22 July 2014 | 126 Comments
The KS Experiment series is a new type of blog entry where we feature a different, new, or innovative method for Kickstarter projects to be more attractive to backers and creators. We’re not advocating these ideas–we’re just putting them out there to get feedback in the polls and comments.
I’ve been having some interesting, inspiring conversations with one of the owners of Cool Mini or Not, Chern, today in the comments of this blog entry and this one (his insights are definitely worth reading).
For a while now I’ve been toying around with a new model for Kickstarter projects in terms of early birds, exclusives, premium options, and pricing structures, and Chern’s insights have made me want to delve deeper into them.
I currently don’t have a Kickstarter project in the works, so it seems like a good time to get your thoughts on this model (see polls and comments below). It’s an amalgamation of a bunch of different ideas and mostly applies to board games, but it could work for other project categories too.
Please note that I’m neither for or against any of these ideas–at this point I’m just gauging the wisdom of my readers to see what they think.
Picture this stretch goal chart on a project page (obviously it would be much prettier):
Here’s what’s going on in this chart:
Pricing Based on Current Stretch Goals
Basically, it’s a different type of early bird structure. Instead of being based purely on time, it’s based on stretch goals. Every time you reach a big stretch goal, the Kickstarter price goes up by $2 to both reflect the increase in price and to reward backers who bought into the game when it didn’t include extra stuff (regardless of when you pledge, all KS copies include all stretch goals). I would close the $39 reward level and open a new reward at $41. You could add extra copies of games for the same price as your reward level, so there’s a big benefit to locking in the best price early on.
There is still an element of timing to the pricing structure, but it’s in the hands of the backers (note that I didn’t even consider limiting price to a certain number of backers–I don’t see any reason to do that). As soon as the $30,000 stretch goal is reached, the clock starts ticking for the big stretch goal to follow. And even if you aren’t available to pledge until after a stretch goal is reached and the price goes up, it only goes up by $2. If the project does really well, the price could keep going up, but likely I would cap it at $49 so the reward sidebar doesn’t get too cluttered.
One downside to this reward structure is that it would make my beloved premium option very difficult. I’d like to find a way to include it at $59 (some sort of Collector’s Edition), but the gap between $39 and $59 is pretty big, and I wouldn’t want to change the premium option every time I updated the base reward price.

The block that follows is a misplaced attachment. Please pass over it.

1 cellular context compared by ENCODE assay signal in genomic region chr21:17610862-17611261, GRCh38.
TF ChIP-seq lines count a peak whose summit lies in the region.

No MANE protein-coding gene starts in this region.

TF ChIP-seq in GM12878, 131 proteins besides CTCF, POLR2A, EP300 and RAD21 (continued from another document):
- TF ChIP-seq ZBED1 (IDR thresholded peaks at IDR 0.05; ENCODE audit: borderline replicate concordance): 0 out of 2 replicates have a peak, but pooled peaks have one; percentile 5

Post-KS Enhancement Pack
There wouldn’t be any KS exclusives, but all stretch goals would be separated into an “enhancement pack” available for $20-$25 directly from Stonemaier Games post-Kickstarter. Also, there would be one constant group/retail pledge level throughout the project at $350, including shipping (it would be for the full KS game with all stretch goals).
Keep in mind that this is a departure from what we’ve done in the past. Usually our stretch goals make every copy of the game better. In this case, backers would be creating additional stuff, but they get it for free, while non-backers have to add it separately. Now that I’ve written it out, it actually isn’t all that different than what we did with Tuscany–non-backers can get all the stuff, but they have to pay more (they get it all together instead of in two separate boxes).
The last detail is that all individual shipping costs would be paid separately post-Kickstarter (as inspired by Zombicide Season 3). There are a few reasons for doing this: I think it offers backers the most accurate portrayal of the product value. I know it’s standard on Kickstarter to include US shipping (and for us, Canada, UK, Germany, China, and Taiwan) in the cost of the reward, but the negative side effect is that backers view the product as a $39 game ($60 MSRP), while really they’re getting a $60 MSRP game for $29, then they’re paying $10 shipping. $29 is not an accurate value for a $60 MSRP game. The alternative is to charge $49, but backers are still comparing that price to the $60 MSRP.
If we tried something like that for shipping, I would include a chart very similar to the one we use now that offers set pricing for the each region–it wouldn’t vary based on weight. And it would be very clearly noted in the reward level that shipping costs would be paid post-project via something like BackerKit.
I have a feeling that idea will meet the most resistance, but keep in mind that the reward price will be lower on Kickstarter as a result–you’re not paying more than you usually would. You’re paying the same amount you normally would on our campaign, but the money will be exchanged after the project instead of during it.
Also, as Itai noted in the comments, this function could be completed on Kickstarter by simply asking all backers to add-on shipping during the project (including US backers). I’ve found that many backers have trouble adding funds to their pledge, though.
These are the three ideas, and I’d love to hear your thoughts in the comments and the polls below. Thanks!